3. Hi, I’d like to reiterate my concern raised at the board meeting that this proposed process would create a lot of administration and could either create a lot of churn on the board with the attendant loss of institutional knowledge or, if no new board members nominated, cause admin to no end. I’d like to see the term extended to at least 6 months. That said, I totally agree with Steven that it’s important to have some process in place. It’s not healthy for an organisation to have a group of limpets on the board with no opportunity for change! Fiona

  4. I’m too cynical to think that contributing here will be meaningful given there are private discussions happening elsewhere, but share it here as Steven asked me to, so at least now this position is represented here 🙂

    This view won’t be reflected in discussions among those people who opted into a closed management system, so how widespread it is isn’t possible to know, as most wouldn’t take the time and effort to engage as I am, if they’re already feeling disengaged.

    I think a cooperative would be a better as a formalized structure for open knowledge aus, but I respect that a different decision has already been progressed. I think a rotating board wouldn’t overcome power imbalances, as few would opt to nominate, so I agree with Fiona that the administrative hassle means longer terms make sense.

    1. Thanks Cobi,

      To clarify and comment on some of this for the thread…

      ‘private discussions happening elsewhere’ – I think you are referring to the basecamp project that was setup for community and collaboration discussions. Private is a fair assessment, but the discussions aren’t closed. Anyone can join in that basecamp project and contribute comments. It isn’t anything too special, just a few discussions and not a lot of activity. The mail list is more active, for sure.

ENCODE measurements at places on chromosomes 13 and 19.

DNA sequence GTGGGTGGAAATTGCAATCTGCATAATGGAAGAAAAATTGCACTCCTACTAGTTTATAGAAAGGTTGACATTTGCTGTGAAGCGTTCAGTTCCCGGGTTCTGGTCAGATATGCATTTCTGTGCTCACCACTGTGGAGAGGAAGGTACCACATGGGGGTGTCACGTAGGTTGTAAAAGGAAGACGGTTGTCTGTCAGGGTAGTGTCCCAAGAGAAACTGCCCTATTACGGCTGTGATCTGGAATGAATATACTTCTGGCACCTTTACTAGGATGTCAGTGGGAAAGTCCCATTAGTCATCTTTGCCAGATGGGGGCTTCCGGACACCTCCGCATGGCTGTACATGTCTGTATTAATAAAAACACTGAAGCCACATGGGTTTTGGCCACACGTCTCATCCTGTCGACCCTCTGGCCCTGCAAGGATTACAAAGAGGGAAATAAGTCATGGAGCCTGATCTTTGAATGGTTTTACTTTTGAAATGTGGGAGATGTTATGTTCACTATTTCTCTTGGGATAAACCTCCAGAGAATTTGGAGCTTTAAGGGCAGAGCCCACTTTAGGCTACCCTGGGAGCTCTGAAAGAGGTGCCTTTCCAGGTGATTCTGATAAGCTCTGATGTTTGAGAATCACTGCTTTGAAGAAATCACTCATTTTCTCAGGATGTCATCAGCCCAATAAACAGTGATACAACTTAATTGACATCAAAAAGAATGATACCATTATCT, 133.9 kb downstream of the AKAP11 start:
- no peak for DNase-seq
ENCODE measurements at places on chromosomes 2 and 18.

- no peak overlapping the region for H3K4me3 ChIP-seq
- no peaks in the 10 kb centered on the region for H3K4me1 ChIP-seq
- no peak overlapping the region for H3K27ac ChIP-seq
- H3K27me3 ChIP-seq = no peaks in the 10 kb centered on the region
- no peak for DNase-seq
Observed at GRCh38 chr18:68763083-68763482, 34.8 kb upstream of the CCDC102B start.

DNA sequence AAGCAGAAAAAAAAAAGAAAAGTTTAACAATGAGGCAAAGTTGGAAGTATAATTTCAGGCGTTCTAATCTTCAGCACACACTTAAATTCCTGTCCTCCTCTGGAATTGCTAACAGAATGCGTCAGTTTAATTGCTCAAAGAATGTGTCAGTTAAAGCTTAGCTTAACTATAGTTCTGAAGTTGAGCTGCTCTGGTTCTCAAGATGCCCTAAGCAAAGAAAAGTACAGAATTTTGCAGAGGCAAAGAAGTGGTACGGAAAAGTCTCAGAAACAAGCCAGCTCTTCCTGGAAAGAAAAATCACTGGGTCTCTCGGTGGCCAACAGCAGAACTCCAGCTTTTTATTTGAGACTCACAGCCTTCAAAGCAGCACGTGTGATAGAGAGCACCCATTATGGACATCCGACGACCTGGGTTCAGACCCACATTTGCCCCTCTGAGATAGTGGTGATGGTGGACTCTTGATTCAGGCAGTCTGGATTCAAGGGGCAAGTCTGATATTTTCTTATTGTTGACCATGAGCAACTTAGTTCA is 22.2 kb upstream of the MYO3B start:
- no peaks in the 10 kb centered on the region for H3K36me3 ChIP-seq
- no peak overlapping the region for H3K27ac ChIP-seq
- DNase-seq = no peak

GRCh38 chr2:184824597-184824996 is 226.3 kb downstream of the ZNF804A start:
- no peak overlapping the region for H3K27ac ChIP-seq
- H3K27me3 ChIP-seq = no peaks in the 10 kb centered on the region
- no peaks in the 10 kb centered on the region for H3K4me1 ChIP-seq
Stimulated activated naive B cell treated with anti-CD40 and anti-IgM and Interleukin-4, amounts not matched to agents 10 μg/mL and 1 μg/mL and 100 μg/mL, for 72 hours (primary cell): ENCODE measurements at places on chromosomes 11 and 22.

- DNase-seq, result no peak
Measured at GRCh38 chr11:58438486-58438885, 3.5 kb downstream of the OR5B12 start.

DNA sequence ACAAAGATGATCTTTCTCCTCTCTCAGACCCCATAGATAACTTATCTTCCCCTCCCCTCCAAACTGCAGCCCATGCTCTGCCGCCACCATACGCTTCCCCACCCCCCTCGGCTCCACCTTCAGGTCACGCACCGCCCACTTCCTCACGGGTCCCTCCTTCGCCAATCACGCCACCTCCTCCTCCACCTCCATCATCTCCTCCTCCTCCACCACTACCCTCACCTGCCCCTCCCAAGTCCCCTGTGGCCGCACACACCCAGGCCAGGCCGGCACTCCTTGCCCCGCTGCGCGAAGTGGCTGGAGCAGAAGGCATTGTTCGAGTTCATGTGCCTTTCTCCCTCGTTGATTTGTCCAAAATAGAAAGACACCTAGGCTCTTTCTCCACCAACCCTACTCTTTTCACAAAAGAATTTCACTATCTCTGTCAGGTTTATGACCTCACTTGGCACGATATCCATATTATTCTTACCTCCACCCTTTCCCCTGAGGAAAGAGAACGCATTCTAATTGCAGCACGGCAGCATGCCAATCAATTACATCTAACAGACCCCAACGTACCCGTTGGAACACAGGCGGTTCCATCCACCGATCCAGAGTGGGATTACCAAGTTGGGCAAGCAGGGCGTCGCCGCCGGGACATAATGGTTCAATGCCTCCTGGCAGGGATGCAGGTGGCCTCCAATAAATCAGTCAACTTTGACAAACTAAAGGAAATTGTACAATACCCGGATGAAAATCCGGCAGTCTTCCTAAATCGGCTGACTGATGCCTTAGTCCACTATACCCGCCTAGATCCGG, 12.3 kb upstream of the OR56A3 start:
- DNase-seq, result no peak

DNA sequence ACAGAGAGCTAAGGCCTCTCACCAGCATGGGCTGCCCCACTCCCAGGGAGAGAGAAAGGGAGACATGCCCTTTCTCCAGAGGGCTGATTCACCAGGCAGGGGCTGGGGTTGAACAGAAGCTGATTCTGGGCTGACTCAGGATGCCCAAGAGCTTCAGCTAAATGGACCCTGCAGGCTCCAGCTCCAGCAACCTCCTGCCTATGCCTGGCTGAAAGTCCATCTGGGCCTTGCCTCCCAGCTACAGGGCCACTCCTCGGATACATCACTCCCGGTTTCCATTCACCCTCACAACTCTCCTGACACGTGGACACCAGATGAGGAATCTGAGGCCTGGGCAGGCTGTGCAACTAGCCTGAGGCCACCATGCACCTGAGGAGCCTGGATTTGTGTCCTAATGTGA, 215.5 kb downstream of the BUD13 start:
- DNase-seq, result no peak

‘those people who opted into a closed management system’ – I’d like to clarify that the basecamp project is not intended to ‘manage’ OKAU, and it is actually open for anyone to join in too. However it is true that it is not open for anonymous access. Managing OKAU, inasmuch as that is occurring, is via the Board meetings which we are discussing here openly. The Board meetings themselves are via hangout on air and open for people to comment as they run. The only reason we are trying to use basecamp is for collaboration – similar to how a phone call between people helps them collaborate. It does require people to ‘dial in’, but the intention is not to be a closed group 🙂

      ‘I think a cooperative would be a better as a formalized structure for open knowledge aus’ – as mentioned in the list discussion, I don’t think a cooperative was dismissed for any major reason. There is just a practical step to take in forming an association and then doing the work to setup the sort of rules that would support a cooperative association. Without people involved there wouldn’t be either an incorporated association or a cooperative, so a chicken comes before the egg in such a case.

      ‘longer terms make sense’ – coolio, thanks for the input 🙂